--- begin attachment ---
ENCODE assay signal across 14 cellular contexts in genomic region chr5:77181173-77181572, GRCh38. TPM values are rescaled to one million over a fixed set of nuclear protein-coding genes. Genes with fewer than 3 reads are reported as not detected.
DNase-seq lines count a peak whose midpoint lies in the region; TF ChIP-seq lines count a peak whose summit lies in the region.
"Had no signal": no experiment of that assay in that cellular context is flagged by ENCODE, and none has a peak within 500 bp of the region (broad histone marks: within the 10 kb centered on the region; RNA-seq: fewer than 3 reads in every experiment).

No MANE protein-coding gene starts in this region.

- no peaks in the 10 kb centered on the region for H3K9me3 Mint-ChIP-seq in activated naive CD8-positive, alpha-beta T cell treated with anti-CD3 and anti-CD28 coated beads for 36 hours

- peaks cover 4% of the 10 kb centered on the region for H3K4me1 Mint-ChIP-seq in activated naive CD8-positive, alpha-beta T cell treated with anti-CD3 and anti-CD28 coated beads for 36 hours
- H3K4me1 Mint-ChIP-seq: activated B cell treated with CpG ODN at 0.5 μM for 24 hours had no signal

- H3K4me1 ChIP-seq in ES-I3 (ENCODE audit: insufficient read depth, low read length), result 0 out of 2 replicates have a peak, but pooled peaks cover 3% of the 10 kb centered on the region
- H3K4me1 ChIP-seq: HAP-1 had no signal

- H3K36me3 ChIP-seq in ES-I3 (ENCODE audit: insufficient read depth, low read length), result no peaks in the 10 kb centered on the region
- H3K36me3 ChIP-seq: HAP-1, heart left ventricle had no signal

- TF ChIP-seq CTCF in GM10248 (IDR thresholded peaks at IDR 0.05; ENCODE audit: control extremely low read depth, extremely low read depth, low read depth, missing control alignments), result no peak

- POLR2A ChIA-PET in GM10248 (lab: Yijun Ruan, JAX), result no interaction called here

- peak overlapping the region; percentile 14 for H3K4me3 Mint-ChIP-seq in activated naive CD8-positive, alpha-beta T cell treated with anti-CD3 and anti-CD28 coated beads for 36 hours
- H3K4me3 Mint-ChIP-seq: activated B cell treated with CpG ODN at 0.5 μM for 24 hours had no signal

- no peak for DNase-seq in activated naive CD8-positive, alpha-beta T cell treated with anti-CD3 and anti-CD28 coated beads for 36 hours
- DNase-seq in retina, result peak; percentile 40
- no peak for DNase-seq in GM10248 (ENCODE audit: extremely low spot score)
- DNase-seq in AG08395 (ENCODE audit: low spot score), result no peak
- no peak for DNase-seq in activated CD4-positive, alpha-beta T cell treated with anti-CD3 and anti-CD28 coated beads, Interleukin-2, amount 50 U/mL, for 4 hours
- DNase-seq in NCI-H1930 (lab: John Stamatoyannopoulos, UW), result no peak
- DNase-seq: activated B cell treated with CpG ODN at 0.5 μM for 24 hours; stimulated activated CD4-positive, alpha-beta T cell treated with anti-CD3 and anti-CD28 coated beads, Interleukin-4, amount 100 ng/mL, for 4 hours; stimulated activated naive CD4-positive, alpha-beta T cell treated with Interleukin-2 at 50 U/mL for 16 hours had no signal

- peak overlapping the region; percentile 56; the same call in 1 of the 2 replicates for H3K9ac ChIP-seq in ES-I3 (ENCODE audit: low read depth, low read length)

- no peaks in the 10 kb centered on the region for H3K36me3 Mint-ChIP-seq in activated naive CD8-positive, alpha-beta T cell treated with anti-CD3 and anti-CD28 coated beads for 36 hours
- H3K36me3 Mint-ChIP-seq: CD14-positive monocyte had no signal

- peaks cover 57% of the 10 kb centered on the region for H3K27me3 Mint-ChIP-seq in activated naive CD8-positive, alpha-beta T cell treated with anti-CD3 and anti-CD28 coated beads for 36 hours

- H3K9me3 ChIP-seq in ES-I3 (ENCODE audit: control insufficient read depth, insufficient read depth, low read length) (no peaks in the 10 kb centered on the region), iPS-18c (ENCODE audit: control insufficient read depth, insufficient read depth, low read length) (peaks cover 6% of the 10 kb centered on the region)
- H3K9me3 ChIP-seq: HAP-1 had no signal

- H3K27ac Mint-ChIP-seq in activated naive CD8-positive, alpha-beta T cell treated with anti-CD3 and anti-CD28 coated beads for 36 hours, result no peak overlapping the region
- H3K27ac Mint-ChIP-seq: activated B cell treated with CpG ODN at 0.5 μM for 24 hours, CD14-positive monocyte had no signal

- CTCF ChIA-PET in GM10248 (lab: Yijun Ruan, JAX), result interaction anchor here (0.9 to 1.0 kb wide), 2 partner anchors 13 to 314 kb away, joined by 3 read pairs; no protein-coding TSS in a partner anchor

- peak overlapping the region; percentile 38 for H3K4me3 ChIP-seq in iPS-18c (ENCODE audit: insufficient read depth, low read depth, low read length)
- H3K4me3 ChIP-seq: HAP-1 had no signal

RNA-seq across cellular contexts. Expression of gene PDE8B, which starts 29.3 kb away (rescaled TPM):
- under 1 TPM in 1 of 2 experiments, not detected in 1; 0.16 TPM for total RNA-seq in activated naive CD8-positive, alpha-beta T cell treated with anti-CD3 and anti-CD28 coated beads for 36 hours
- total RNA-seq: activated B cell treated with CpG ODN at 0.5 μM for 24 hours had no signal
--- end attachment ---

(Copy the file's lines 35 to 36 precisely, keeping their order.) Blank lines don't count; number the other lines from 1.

- under 1 TPM in 1 of 2 experiments, not detected in 1; 0.16 TPM for total RNA-seq in activated naive CD8-positive, alpha-beta T cell treated with anti-CD3 and anti-CD28 coated beads for 36 hours
- total RNA-seq: activated B cell treated with CpG ODN at 0.5 μM for 24 hours had no signal